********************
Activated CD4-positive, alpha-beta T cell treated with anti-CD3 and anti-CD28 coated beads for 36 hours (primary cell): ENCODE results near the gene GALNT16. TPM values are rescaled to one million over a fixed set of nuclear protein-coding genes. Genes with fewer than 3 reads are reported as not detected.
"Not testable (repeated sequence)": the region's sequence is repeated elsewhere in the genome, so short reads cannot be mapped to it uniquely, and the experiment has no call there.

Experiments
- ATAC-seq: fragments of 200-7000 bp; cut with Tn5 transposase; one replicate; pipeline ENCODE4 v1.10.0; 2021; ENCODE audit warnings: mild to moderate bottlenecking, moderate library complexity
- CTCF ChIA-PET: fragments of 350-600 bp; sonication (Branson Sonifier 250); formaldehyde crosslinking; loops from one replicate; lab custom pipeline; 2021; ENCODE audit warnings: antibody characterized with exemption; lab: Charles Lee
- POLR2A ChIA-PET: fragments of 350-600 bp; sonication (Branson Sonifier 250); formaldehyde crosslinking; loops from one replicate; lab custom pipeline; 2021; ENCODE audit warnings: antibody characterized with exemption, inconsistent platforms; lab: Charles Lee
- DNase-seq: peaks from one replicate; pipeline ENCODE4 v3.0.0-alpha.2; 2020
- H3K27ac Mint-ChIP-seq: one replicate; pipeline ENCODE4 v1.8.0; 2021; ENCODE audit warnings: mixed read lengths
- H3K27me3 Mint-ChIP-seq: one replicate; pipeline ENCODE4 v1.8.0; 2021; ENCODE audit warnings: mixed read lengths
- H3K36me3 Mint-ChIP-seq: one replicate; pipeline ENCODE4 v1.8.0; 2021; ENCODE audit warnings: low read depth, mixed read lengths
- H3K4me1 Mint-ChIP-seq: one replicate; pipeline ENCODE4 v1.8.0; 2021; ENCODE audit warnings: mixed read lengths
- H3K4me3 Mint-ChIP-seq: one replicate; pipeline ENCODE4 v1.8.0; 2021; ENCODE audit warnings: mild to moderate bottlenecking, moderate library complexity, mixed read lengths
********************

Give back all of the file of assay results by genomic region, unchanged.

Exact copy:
Activated CD4-positive, alpha-beta T cell treated with anti-CD3 and anti-CD28 coated beads for 36 hours (primary cell): ENCODE results near the gene GALNT16. TPM values are rescaled to one million over a fixed set of nuclear protein-coding genes. Genes with fewer than 3 reads are reported as not detected.
"Not testable (repeated sequence)": the region's sequence is repeated elsewhere in the genome, so short reads cannot be mapped to it uniquely, and the experiment has no call there.

Experiments
- ATAC-seq: fragments of 200-7000 bp; cut with Tn5 transposase; one replicate; pipeline ENCODE4 v1.10.0; 2021; ENCODE audit warnings: mild to moderate bottlenecking, moderate library complexity
- CTCF ChIA-PET: fragments of 350-600 bp; sonication (Branson Sonifier 250); formaldehyde crosslinking; loops from one replicate; lab custom pipeline; 2021; ENCODE audit warnings: antibody characterized with exemption; lab: Charles Lee
- POLR2A ChIA-PET: fragments of 350-600 bp; sonication (Branson Sonifier 250); formaldehyde crosslinking; loops from one replicate; lab custom pipeline; 2021; ENCODE audit warnings: antibody characterized with exemption, inconsistent platforms; lab: Charles Lee
- DNase-seq: peaks from one replicate; pipeline ENCODE4 v3.0.0-alpha.2; 2020
- H3K27ac Mint-ChIP-seq: one replicate; pipeline ENCODE4 v1.8.0; 2021; ENCODE audit warnings: mixed read lengths
- H3K27me3 Mint-ChIP-seq: one replicate; pipeline ENCODE4 v1.8.0; 2021; ENCODE audit warnings: mixed read lengths
- H3K36me3 Mint-ChIP-seq: one replicate; pipeline ENCODE4 v1.8.0; 2021; ENCODE audit warnings: low read depth, mixed read lengths
- H3K4me1 Mint-ChIP-seq: one replicate; pipeline ENCODE4 v1.8.0; 2021; ENCODE audit warnings: mixed read lengths
- H3K4me3 Mint-ChIP-seq: one replicate; pipeline ENCODE4 v1.8.0; 2021; ENCODE audit warnings: mild to moderate bottlenecking, moderate library complexity, mixed read lengths